At the core of Amazon's (NASDAQ: AMZN) success is its ability to ship out goods efficiently and cost-effectively. This distinction has helped set it apart from other online retailers. But if there's one area that's a challenge to ship to even for Amazon, it's New York City.
New York City is notoriously jam-packed, and its streets offer little room for delivery vehicles. Warehouse space is also extremely limited in the city, making it harder to fulfill orders quickly for certain ZIP codes. It's for this reason that Amazon has been steadily seeking to expand its warehousing resources in New York City and the surrounding area. But what does that mean for real estate investors?
Scooping up warehouse space
Digital orders have exploded in the wake of the coronavirus pandemic, with many consumers shifting to online shopping to avoid potential exposure to COVID-19 in stores. Not surprisingly, Amazon struggled to keep up back in March and April 2020 and has since been trying to snag additional warehouse space to avoid a repeat scenario.
To date, the online retail giant has amassed at least 12 warehouses spread out across New York City's five boroughs, one of which is a massive 1 million-plus square-foot space. Amazon has also added over two dozen warehouses to its portfolio in the suburbs surrounding New York City.
Amazon's goal is to expedite shipping to an area that's been historically hard to reach and service. New York City only has about 128 million square feet of industrial space, which is less than many smaller U.S. cities. Many packages that arrive in New York City originate from New Jersey and Pennsylvania, where warehouse space is cheaper and there's ample room for distribution centers. But the closer Amazon can get to the city itself, the better. Having warehouses within New York City limits could save the company about 20% on delivery expenses compared to deliveries that come from nearby New Jersey, right across the river.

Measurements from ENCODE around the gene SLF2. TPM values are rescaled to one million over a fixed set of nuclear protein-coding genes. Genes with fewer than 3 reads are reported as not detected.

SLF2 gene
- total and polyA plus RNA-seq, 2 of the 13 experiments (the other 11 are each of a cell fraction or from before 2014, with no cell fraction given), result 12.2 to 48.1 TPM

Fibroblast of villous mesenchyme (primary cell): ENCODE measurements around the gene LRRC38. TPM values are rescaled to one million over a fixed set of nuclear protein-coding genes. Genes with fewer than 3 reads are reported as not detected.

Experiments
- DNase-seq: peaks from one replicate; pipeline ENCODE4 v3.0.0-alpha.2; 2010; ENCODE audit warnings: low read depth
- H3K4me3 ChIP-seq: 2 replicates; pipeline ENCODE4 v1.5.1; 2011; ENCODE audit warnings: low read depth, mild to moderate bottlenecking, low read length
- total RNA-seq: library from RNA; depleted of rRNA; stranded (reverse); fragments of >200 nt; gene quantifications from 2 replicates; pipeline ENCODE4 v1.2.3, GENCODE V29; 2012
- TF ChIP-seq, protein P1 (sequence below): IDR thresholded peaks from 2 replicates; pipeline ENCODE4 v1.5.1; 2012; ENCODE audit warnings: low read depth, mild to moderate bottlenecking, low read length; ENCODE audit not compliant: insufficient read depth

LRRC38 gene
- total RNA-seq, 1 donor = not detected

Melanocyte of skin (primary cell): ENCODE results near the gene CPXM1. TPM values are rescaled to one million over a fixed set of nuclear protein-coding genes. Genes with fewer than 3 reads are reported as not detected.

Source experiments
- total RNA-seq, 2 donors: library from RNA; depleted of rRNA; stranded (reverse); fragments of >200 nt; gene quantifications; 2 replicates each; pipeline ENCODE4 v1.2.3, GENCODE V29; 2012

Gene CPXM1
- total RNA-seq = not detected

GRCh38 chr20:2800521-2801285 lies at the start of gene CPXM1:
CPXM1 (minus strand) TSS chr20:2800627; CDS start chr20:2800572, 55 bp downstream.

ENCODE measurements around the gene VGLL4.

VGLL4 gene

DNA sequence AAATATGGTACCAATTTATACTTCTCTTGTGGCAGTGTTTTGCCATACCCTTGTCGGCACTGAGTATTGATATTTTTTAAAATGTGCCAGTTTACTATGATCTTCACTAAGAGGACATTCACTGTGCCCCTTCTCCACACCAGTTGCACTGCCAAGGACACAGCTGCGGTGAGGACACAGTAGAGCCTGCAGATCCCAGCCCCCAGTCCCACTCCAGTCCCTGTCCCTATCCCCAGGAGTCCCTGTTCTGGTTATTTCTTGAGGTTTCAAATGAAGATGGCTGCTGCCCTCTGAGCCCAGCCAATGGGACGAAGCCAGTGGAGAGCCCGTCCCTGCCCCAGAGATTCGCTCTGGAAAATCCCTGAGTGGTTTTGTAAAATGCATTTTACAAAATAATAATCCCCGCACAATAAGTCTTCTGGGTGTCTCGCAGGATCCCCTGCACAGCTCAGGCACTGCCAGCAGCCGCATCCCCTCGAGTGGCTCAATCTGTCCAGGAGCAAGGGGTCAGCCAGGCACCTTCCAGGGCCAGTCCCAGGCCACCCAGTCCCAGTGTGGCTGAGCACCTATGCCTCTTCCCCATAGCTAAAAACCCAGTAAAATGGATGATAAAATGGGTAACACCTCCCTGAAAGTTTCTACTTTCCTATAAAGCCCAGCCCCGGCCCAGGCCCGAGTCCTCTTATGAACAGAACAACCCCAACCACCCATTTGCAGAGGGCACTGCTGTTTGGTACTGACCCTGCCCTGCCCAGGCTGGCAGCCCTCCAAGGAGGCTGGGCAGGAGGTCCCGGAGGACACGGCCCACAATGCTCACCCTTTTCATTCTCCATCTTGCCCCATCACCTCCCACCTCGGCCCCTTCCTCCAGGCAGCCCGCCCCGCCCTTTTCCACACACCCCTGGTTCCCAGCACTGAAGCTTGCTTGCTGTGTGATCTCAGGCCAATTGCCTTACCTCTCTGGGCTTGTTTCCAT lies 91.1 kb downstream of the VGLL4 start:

Amazon's been under fire in New York
It's easy to argue Amazon has done a bang-up job of snagging warehouse space in a market where it's so limited. But Amazon has also gotten itself into trouble in the course of managing -- or mismanaging -- New York City distribution centers.
Recently, New York Attorney General Letitia James initiated charges against Amazon for its failure to keep warehouse workers safe during the pandemic. Specifically, the online giant was blasted for failing to create an environment that supported social distancing and not maintaining sanitary conditions. As of last fall, nearly 20,000 U.S. Amazon employees had tested positive, or had been presumed positive, for COVID-19.
Will industrial REITs get a boost?
Amazon's warehouse expansion is good news for industrial REITs (real estate investment trusts) in theory, but it could also be a mixed bag. Given Amazon's high-profile nature and dubious recent history, if the online giant continues scooping up warehouse space, it could lead local lawmakers to seek to enforce stricter regulations -- which could make warehouses more expensive to operate across the board.
Furthermore, if Amazon establishes a strong presence in New York City itself, it could take business away from local stores and retailers, thereby leading to closures. Granted, Amazon is already a major threat in this regard, but if its shipping times improve in New York City, it could solidify that advantage and drive local businesses into the ground, hurting commercial landlords and sending property values downward.
As such, while it's natural to, on the one hand, root for Amazon to keep expanding its warehouse territory, investors certainly can't ignore the flip side.